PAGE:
When the medieval master potter Kato Kagemitsu received a licence to build a kiln in Mino, he gained recognition that would last until this day and safeguard the livelihood for following generations. Today his spirit is close to the hearts of the people of Tajimi.
Fumi-chan, a seemingly ordinary hairdresser in Takata, in the outskirts of Tajimi, became a hit overnight on YouTube when she introduced the world to Tono-ben, the local dialect in our city.
The blooming of the plum and peach trees has already passed. The cherry trees are still thinking about it. Now is the time to pay a visit to the woods here in the Tono area, where the wild Shidekobushi sit in their natural habitat.
This time we are walking through history, all the way from the 7th century to present day. That is how long the history of the roads in Tajimi and Mino Province is. The first part of the historic walks in central Tajimi takes us around the area north of Toki River.
walk in tajimi - part 07
This time we are visiting an area that is quite typical of what the Japanese call a shoutengai or "shopping street" - a cluster of shops in close proximity along and around a street - in our case the Ginza Doori. While the area may look deserted in large parts, it has some hidden treasures, and once year it comes back to life again!
One day in December 2022, I went up a hill near my house in Onada-cho, Tajimi City, to talk with potter Soukei Aoyama. While sitting in the sun next to the kiln that Aoyama had built, I listened to his many stories. He reproduced a Muromachi period (1336–1573) "Shiro tenmoku" (white tenmoku) tea bowl and was certified as an intangible cultural property holder by Tajimi City in 2018. To return to the origins of this ceramic tradition, he opened his own kiln, modelled after the kilns of the Muromachi period when Shiro-tenmoku was made.
From the Edo era to the industrial age ceramics production developed in Mino from fine handicraft to mass produced products. Two potters make a discovery that connects the area back to the medieval age again. The two were up late one night, admiring Momoyama era pottery, when they noticed something odd on the inside of the takadai (foot) of a Momoyama era Shino ware tea bowl...
This root is a symbol for long life and health because of its extreme viscosity and refusal to give in to the hard ground in which it grows. And it is super nutritious too! See the video on how to prepare and enjoy it!
the world of sake in tajimi (Part 1)
The world of sake, the Japanese rice wine, extends beyond just what you can drink. In this VR photo essay I will take you to a few such experiences that take place every year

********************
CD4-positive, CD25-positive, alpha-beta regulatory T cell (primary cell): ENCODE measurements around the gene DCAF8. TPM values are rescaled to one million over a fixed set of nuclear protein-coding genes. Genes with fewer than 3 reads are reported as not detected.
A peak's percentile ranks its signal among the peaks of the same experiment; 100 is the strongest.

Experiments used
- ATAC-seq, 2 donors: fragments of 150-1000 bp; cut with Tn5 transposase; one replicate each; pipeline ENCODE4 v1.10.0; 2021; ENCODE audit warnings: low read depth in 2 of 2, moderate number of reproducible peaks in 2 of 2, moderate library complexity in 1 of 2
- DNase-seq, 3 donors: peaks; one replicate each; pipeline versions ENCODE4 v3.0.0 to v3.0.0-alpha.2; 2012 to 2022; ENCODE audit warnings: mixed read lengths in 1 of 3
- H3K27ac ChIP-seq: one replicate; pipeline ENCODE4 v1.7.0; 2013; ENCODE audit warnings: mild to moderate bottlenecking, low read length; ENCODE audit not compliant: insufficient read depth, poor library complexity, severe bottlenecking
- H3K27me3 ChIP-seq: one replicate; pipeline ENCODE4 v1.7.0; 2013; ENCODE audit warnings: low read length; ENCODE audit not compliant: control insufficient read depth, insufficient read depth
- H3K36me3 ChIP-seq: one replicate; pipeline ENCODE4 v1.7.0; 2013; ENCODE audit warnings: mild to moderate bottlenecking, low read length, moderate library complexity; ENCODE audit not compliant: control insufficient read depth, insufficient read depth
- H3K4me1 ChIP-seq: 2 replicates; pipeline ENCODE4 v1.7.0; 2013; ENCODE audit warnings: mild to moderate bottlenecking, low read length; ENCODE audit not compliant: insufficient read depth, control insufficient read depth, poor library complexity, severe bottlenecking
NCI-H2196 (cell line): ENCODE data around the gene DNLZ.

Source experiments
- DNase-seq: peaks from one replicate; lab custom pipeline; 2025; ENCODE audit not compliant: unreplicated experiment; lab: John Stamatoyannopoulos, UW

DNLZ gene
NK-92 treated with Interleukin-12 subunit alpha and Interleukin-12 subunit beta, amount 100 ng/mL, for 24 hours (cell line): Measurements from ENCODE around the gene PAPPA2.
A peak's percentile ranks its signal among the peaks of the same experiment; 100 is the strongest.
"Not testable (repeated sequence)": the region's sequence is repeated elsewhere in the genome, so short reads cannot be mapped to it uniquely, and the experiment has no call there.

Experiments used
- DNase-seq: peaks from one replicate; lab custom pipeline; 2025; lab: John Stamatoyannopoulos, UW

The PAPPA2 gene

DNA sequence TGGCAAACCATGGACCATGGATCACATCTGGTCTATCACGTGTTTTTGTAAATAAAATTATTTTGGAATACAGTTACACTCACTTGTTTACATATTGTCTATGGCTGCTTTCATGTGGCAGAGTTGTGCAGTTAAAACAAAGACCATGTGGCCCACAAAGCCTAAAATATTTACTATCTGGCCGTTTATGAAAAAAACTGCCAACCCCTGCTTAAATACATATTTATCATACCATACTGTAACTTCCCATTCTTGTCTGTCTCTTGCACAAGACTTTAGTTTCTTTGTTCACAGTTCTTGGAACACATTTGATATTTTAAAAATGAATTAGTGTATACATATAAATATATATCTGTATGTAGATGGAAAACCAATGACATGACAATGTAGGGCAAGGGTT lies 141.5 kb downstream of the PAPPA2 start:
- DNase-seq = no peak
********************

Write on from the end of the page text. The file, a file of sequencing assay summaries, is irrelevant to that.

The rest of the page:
Aoyama-sensei, an experimental archaeological potter, takes us on a journey back to the beginnings of the wobbly lines of Mino ware. It turns out they were mere ripples on the water from older times. Ripples that once traveled through my own little sleepy village.
Take a mini-tour of some of the best ceramic museums in Tajimi! This article is stuffed full of visual material - 360 VR, video, still shots and more. Take a tour from the comfort of your home and decide if you would come and explore yourself.
Some of our best visuals from our 2018 essays. We hope they will inspire you to start your travel adventure in Japan in Tajimi.
A video interview with five foreign students about their experience at the Ho-Ca pottery workshop in Tajimi. Also read our interview with pottery master Shibata who instruct foreign students without knowing more than a few world of English.
Today part of Tajimi City, Kasahara transformed from rice bowl production area to a virtual tile production kingdom, reaching its height in the early 1990s. Today tourists have begun flocking to its radically design Mosaic Tile Museum, which is at the centre of an effort to reinvigorate this once thriving community.
the kasahara tile princesses
A group of female volunteers in Kasahara are working to beautify their town in a unique way - by installing beautiful mosaic tiles on garbage collection points. As a larger goal they hope to revive the local tile industry.
Tajimi Kuninaga, who took his name after our city, took part in an attempted coup d'etat against the ruling samurai junta. We retell the story for the first time for an English speaking audience.
Discover Tajimi is entering Manga territory this season with a story set in Tajimi. The books are downloadable for free. Moreover, we are also producing six scenes in VR, which you will be able watch on YouTube. We are turning flat pictures into 3d, opening a new dimension of the medium. Read our introductory article here.
Discover hidden treasures in Tajimi by foot! These articles will teach you how to get around and find places no normal tourist would discover. If you are interested in pottery, walking, photography, and nice cafés and places to eat, these self-guided tours will be a great resource for you.
This time we'll take you on a tour to a sacred waterfall. You will discover some nice places to eat and drink along the way.
This walking tour will take you along the Nagase Street - the old shopping street in Tajimi - to explore nice places to drop in as well as stories and images from days past.
Ichinokura village is a treat for the pottery enthusiast. This is the first instalment of two of our walking courses in this village. There are many historic kilns and many famous ceramic artists working in the area. And you can find little surprises, such as the tiled ceiling in the video here above.
In our final instalment in the Walking series we take you to places both famous and unknown in Ichinokura village - because why would you always go where everybody else is going?
This article introduces the tea ceremony in Tajimi, Japan, a cultural tradition that involves preparing and drinking green tea in a special space. The page also features two places where visitors can experience the tea ceremony: Ho-Ca studio and Kamawa-an tea room. The page uses VR technology to show the details of the tea room and the art of the tea ceremony. The page aims to attract pottery enthusiasts and tourists who want to learn more.